Victory! Exxon found guilty of contaminating NYC wells with MTBE
On October 19, 2009, a federal jury ruled in New York City's favor and found the Exxon Mobil Corporation liable for poisoning the city's water supply with MTBE. Exxon, which started using MTBE in the 1980's, was found guilty of contaminating five wells in Queens with the harmful gasoline additive and was required to pay $104.7 million in damages to the city. The funds will be used to build and operate a facility that will purge the water supply of MTBE. Read the full article.
CLEAN WATER VICTORY! Due to public opposition of MTBE groundwater pollution, the federal oxygenate requirement was allowed to sunset on May 5, 2006—marking the end of MTBE in gasoline across the nation!
A Brief Timeline of CCE action on MTBE
- May 5, 2006, Gasoline sold in U.S. is MTBE free! The federal oxygenate requirement sunsets.
- August 19, 2005, New Jersey becomes 25th state to ban MTBE.
- 2005, CCE called upon New Jersey to ban this toxic chemical from gasoline supplies to effectively ban the additive in the entire tri-state area.
- January 2004, MTBE is banned from the gasoline mixture sold in New York or Connecticut
- In 2000 CCE successfully advocated for New York State and Connecticut to remove MTBE from gasoline over a four-year phase out.
- Since 1999, CCE has been urging states to respond to the growing threat to drinking water from the gasoline additive MTBE.
What is MTBE?
Many are now aware of the water-polluting chemical MTBE (methyl tertiary-butyl ether) and its rapidly growing threat to the quality of drinking water supplies in Northeast and throughout the nation. MTBE has historically been used as a fuel additive to make gasoline combust more efficiently and completely, with the intent of reducing tailpipe emissions. The transportation, handling, and storage of gasoline has led to thousands of documented spill sites across New York, Connecticut, New Jersey and the nation which can contaminate soils, groundwater, surface and coastal waters.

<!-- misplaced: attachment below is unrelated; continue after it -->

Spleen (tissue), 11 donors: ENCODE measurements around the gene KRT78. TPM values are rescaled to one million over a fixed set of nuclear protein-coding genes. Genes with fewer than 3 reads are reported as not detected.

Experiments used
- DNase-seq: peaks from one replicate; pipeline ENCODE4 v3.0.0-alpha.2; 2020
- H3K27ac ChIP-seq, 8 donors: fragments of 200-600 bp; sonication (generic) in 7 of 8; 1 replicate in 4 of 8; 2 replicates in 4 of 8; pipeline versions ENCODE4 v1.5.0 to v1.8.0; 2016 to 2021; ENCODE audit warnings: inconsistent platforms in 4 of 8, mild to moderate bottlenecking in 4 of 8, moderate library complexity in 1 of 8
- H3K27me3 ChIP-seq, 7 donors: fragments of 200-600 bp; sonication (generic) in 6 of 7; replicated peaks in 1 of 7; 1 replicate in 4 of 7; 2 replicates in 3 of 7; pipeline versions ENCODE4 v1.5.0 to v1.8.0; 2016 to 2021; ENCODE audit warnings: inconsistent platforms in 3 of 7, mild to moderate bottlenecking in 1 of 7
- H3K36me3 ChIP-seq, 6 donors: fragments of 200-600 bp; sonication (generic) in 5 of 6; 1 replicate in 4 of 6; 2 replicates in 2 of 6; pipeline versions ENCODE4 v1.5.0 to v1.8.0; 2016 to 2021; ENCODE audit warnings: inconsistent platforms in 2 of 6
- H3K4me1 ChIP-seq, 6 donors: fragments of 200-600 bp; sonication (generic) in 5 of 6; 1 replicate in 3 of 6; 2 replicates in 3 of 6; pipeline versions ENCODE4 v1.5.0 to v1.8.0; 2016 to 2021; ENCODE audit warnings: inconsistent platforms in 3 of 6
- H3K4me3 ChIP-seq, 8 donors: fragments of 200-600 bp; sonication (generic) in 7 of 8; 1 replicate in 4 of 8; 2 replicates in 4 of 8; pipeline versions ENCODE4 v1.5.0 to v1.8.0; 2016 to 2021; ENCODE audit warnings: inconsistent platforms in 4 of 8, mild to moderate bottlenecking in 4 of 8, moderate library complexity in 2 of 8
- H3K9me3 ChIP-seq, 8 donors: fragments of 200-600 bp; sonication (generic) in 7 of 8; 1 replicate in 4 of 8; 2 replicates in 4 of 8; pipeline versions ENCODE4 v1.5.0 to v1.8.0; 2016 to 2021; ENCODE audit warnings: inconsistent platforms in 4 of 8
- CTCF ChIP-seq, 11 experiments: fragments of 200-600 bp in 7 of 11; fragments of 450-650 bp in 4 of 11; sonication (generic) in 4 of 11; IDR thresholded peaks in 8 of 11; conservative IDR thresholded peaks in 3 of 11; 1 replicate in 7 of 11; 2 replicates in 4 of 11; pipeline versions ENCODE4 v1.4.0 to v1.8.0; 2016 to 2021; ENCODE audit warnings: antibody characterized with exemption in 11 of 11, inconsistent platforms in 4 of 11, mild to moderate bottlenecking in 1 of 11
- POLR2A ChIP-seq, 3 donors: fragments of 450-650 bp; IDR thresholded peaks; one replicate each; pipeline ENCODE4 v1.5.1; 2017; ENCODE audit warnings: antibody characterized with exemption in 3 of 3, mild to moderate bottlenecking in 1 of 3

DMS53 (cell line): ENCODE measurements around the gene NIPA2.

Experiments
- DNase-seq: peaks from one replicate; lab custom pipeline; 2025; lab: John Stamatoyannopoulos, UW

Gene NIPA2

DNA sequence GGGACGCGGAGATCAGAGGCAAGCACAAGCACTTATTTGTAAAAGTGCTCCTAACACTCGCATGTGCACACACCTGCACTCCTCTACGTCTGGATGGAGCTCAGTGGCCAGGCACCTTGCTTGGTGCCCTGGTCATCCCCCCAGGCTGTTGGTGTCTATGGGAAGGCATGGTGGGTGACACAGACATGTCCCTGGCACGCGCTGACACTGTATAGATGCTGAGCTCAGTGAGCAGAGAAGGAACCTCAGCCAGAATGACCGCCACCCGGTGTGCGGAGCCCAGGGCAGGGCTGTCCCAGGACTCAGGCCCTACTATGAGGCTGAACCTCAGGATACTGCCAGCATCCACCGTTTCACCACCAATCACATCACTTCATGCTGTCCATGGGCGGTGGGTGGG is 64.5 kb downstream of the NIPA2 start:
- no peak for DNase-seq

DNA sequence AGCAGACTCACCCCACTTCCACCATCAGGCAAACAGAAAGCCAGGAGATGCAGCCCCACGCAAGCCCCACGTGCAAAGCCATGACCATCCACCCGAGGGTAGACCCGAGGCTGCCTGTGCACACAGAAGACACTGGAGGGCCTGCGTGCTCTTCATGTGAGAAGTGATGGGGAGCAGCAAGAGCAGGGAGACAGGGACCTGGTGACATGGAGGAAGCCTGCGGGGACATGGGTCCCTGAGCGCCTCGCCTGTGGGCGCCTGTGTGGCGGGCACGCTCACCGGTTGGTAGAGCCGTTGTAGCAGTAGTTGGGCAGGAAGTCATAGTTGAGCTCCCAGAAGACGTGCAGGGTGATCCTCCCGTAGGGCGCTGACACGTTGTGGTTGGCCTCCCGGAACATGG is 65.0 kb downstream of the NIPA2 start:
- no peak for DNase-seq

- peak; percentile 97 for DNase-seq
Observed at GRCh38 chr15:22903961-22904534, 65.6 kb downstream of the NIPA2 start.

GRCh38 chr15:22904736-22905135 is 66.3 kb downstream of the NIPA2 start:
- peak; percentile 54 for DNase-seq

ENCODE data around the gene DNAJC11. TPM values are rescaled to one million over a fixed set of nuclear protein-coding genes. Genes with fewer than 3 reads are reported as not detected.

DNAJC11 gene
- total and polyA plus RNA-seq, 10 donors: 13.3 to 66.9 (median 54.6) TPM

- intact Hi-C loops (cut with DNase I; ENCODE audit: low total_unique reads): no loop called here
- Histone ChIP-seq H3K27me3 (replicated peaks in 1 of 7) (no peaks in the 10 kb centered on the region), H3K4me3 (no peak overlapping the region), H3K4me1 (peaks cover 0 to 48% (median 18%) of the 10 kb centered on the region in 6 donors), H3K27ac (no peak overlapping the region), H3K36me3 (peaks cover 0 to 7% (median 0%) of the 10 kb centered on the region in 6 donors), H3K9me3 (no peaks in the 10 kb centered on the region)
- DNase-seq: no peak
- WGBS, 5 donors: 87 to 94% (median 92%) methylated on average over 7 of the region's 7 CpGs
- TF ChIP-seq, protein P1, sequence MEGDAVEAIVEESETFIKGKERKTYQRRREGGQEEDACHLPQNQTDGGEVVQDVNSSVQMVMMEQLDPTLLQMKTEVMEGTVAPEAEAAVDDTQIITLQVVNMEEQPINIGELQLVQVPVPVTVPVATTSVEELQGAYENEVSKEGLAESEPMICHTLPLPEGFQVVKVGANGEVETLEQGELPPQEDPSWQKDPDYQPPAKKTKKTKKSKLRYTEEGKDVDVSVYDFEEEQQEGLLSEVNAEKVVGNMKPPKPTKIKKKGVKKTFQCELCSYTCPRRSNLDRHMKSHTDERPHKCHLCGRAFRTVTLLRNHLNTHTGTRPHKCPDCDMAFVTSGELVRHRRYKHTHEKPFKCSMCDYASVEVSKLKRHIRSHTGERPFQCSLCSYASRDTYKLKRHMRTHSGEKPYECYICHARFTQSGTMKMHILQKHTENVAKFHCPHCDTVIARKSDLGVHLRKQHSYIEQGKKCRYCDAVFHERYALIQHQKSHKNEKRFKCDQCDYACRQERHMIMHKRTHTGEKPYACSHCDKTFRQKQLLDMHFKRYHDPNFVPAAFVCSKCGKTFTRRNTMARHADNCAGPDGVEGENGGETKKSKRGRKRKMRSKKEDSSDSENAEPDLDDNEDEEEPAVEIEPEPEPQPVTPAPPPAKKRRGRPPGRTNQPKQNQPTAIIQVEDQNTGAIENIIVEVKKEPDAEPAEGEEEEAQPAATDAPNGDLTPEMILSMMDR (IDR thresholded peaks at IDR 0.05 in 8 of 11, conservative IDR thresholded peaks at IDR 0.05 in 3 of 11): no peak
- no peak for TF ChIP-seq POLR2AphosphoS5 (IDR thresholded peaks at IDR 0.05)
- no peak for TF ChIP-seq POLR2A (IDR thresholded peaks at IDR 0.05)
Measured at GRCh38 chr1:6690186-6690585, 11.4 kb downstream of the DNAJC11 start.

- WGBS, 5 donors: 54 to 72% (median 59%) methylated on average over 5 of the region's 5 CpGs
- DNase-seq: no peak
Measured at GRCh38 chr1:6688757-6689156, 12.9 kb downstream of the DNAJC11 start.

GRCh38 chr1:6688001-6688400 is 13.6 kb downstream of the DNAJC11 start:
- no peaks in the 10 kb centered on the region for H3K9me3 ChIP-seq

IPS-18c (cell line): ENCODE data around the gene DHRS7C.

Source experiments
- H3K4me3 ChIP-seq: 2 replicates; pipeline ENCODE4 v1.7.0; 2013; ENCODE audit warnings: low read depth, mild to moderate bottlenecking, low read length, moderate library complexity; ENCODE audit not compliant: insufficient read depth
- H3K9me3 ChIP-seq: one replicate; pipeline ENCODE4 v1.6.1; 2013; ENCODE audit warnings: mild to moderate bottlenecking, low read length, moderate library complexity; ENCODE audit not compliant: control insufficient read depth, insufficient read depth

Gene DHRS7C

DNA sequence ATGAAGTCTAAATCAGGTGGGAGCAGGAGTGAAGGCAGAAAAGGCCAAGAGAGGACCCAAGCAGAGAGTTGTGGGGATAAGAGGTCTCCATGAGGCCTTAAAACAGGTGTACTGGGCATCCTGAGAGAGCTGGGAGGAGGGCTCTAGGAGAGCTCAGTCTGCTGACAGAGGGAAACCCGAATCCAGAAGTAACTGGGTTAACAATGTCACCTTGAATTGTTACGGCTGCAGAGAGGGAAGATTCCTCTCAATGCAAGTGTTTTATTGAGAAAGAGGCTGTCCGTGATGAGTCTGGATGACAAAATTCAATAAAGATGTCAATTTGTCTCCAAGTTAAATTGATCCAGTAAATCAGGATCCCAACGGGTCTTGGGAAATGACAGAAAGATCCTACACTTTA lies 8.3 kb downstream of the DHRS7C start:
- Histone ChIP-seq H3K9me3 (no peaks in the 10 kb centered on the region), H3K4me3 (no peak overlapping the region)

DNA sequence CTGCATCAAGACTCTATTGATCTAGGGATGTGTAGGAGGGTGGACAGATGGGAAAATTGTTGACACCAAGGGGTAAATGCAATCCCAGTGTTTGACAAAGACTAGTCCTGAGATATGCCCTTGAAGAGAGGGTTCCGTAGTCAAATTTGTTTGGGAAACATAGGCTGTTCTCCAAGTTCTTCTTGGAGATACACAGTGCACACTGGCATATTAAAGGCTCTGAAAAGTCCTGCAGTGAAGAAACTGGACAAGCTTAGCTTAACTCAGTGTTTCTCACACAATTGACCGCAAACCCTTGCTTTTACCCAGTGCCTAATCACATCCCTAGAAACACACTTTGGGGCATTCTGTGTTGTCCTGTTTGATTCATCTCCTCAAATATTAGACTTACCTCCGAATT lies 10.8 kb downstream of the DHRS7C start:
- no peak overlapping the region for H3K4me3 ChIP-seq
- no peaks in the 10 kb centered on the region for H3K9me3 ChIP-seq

Leaking Underground Storage Tanks: A Major Source of MTBE Contamination
MTBE is Problematic
Classified by the EPA as a possible carcinogen, MTBE is just one of many contaminants in the mixture of toxic chemicals known as gasoline. However, unlike gasoline's other ingredients, MTBE dissolves easily in water, and the microorganisms that feed on and break down petroleum products tend to avoid MTBE. When a spill or leak occurs, MTBE separates itself from the other fuel components and moves away from the spill site with water flow. These qualities make MTBE very difficult and costly to clean up, and explain why MTBE is being detected in drinking water supplies so quickly. MTBE is particularly problematic in areas such as northern New Jersey that are dependent on groundwater wells for drinking water.
February 2008 NYSDEC report to US EPA on investigating potential sources of MTBE contamination on Long Island that could impact water supplies or environmentally sensitive areas
For more information about CCE's work on MTBE, contact our or call us at 516-390-7150.
Updated by dglance 3/31/10